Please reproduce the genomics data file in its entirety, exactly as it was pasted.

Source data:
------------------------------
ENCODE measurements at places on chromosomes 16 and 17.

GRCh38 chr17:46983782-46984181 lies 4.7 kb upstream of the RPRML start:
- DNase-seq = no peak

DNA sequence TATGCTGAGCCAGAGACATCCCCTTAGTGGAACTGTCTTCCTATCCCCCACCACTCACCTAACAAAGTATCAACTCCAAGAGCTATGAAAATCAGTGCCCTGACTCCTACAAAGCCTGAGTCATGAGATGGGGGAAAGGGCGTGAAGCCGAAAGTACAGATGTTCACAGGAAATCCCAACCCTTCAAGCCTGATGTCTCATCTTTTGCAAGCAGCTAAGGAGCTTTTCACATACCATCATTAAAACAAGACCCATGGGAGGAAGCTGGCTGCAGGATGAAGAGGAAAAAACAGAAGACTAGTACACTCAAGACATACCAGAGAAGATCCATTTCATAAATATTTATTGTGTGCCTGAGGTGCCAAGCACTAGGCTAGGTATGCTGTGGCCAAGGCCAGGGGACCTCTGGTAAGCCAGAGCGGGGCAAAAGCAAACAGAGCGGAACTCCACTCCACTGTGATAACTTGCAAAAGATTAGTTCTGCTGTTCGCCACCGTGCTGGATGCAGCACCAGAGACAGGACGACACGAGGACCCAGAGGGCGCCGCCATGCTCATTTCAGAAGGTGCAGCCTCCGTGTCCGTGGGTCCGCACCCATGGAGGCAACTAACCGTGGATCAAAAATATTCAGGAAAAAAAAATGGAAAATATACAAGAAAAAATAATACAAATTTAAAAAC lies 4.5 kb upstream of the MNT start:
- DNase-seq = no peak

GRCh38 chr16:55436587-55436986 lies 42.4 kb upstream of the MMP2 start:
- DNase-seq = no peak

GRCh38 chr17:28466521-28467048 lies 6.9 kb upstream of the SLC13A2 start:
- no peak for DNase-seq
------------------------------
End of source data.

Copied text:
ENCODE measurements at places on chromosomes 16 and 17.

GRCh38 chr17:46983782-46984181 lies 4.7 kb upstream of the RPRML start:
- DNase-seq = no peak

DNA sequence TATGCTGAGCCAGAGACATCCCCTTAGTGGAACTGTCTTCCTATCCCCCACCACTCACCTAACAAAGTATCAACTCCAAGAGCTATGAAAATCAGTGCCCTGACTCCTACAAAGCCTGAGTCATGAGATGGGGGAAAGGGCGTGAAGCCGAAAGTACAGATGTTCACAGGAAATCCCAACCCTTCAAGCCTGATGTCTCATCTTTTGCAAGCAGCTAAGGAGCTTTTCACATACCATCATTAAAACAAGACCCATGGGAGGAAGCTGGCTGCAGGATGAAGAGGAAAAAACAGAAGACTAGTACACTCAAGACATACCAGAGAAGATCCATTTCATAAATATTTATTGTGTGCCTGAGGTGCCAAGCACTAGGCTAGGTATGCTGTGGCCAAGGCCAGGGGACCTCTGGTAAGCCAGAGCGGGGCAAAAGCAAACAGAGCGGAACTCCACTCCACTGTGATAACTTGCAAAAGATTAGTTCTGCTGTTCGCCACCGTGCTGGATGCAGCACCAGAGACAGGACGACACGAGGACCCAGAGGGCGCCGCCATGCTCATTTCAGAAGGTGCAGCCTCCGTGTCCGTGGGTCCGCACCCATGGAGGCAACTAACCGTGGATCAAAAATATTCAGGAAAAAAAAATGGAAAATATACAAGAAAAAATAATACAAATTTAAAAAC lies 4.5 kb upstream of the MNT start:
- DNase-seq = no peak

GRCh38 chr16:55436587-55436986 lies 42.4 kb upstream of the MMP2 start:
- DNase-seq = no peak

GRCh38 chr17:28466521-28467048 lies 6.9 kb upstream of the SLC13A2 start:
- no peak for DNase-seq